During infection, pathogens continually compete with host cells for available iron sources. Although iron compounds are usually carried by high affinity proteins in the host, limiting access to these trace elements, pathogenic fungi have developed various strategies in order to acquire these vital compounds52. In addition, carbon utilization via respiration is tightly linked to available iron - due to the presence of iron containing enzymes –, that further highlights the role of this trace element in viability32. Depending on the site of invasion, invading fungi face a limited access to glucose and often only alternative carbon sources are available for utilization. Under such circumstances, alternative carbon and nitrogen source metabolic pathways are activated, which usually require additional energy and, thus, alter the function of the mitochondrial respiratory chain49,53. In C. albicans both iron acquisition and alternative carbon source metabolism are influenced by the transcriptional factor, Hap5, a subunit of the conserved CBF complex. Hap5 controls iron homeostasis by regulating the ferric reductase FRP1, and also influences carbon source utilization via regulating respiratory chain elements cytochrome c and cytochrome c oxidases30,34. According to our results, the identified CPAR2_100540 ORF, an orthologous gene of HAP5, plays a similar role in both processes in C. parapsilosis. Moreover, results of the performed virulence studies indicate that the identified regulator further contributes to the virulence of this species in both in vitro and in vivo infection models. It is noteworthy to mention that S. cerevisiae HAP5, is also involved in alternative carbon source utilization, although, while CYC and COX gene expression was downregulated in the S. cerevisiae hap5Δ/hap5Δ strain, upregulation was observed in the respective mutant of C. albicans, which underscores the variability in gene regulation between different yeast species and supports further investigation of these processes in other fungi33,34. In the present work, our functional studies show that CPAR2_100540 is comparable to that of C. albicans HAP5; thus, this identified regulator is likely required for C. parapsilosis virulence via the regulation of nutrient acquisition and alternative carbon source utilization.

Yeast to pseudohyphal growth transition promotes C. parapsilosis invasion through several mechanisms, including host cell and tissue disruption, tissue penetration and biofilm formation13. In this study, loss of the CPAR2_200390 ORF resulted in a phenotypic feature set previously observed after the removal of SPT3 in C. albicans. Spt3, a subunit of the evolutionally conserved SAGA complex, is known to play a key role in the morphological switching of both S. cerevisiae and C. albicans38. Although while SPT3 deletion resulted in a yeast-locked phenotype in S. cerevisiae, hyper-filamentous growth was observed in C. albicans, suggesting opposite regulatory functions in the two species38. The obtained phenotype set of the CPAR2_200390Δ/Δ strain indicated that CPAR2_200390 function is equivalent to that of C. albicans SPT3. Interestingly, our further analyses revealed that CPAR2_200390 also influences the chitin homeostasis of the cell wall, adhesive properties and biofilm formation, suggesting a pleiotropic effect on C. parapsilosis virulence. These features have not been previously associated with SPT3. Furthermore, our virulence studies underscored the influence of this regulator on C. parapsilosis pathogenicity, although the outcomes were inconsistent, as the CPAR2_200390Δ/Δ strain was significantly attenuated in vivo, however less efficiently killed by murine macrophages in vitro, when compared to the wild type. These results suggest that at the cellular level, clearance of CPAR2_200390 Δ/Δ is less dependent on macrophages due to weak or no preference (decreased phagocytic activity, data not shown), although could be the result of an alternative host response. In total, these data confirm that CPAR2_200390 regulates virulence in C. parapsilosis by mechanisms that affect mainly morphogenesis and cell wall assembly.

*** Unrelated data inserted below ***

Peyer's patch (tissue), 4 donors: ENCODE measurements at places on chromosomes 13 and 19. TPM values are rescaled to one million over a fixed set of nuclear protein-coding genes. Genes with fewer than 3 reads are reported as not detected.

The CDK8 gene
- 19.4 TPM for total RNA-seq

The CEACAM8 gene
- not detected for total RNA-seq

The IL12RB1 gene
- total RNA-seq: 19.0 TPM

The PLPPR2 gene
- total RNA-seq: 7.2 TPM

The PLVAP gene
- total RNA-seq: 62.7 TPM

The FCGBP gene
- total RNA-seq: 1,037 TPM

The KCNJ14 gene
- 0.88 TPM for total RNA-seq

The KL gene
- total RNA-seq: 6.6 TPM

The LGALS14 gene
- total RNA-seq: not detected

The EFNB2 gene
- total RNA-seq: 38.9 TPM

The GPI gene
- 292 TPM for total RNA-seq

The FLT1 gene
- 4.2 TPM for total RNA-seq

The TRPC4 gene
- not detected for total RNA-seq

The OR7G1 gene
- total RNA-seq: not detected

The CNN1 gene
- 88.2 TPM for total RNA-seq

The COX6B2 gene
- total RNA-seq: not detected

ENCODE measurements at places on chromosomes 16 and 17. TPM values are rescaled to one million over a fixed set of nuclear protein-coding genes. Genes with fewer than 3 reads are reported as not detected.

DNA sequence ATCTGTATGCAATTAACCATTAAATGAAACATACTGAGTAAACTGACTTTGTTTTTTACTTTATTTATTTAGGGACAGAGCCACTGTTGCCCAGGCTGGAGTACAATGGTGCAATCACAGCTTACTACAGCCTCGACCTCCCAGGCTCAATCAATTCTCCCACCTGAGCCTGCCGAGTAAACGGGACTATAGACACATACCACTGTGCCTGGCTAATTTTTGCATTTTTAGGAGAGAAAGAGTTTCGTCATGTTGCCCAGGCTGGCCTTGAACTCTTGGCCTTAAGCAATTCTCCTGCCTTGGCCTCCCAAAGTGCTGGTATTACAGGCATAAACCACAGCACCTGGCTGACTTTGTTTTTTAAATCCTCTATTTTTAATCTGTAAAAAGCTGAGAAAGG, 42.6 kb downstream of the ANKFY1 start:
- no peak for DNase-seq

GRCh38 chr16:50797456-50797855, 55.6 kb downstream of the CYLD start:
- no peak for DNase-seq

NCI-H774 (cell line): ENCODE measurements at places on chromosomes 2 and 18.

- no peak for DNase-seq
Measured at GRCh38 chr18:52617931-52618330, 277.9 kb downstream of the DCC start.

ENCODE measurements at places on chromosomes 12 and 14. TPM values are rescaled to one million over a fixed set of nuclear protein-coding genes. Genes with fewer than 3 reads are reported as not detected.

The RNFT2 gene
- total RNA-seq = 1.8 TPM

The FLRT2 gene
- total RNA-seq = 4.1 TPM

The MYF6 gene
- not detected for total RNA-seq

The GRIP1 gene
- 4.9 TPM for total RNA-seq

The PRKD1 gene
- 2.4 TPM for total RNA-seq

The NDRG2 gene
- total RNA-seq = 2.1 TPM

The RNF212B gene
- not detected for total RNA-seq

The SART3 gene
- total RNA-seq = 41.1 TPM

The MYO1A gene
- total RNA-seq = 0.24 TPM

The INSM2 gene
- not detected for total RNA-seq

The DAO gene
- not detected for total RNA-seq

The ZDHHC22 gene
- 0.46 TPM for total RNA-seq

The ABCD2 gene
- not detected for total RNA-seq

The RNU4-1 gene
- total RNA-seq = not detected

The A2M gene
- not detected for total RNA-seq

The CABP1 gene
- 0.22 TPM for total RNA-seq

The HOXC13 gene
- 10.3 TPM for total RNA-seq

Several conditions, such as temperature and oxidative stress, are known to influence fungal viability, which in turn indirectly affects virulence. Removal of CPAR2_303700 resulted in various defects, mainly including a general growth defective phenotype coupled with sensitivity to low temperatures, suggesting the regulator’s involvement in fungal fitness. The closest ortholog to the identified C. parapsilosis ORF is S. cerevisiae’s CGI121, and there is no ortholog yet characterized among other Candida species. As part of the highly conserved KEOPS/EKC complex, Cgi121 is involved in functions such as transcription co-activation, tRNA modification, and telomere maintenance, although not required for survival in S. cerevisiae43,44,45. Although the performed in silico data analyses do not confirm functional similarity between Cgi121 and Cpar2_303700, they suggest that Cpar2_303700 is a protein structurally similar to Cgi121. Thus Cpar2_303700 may also be a subunit of the evolutionarily conserved KEOPS/EKC complex in C. parapsilosis.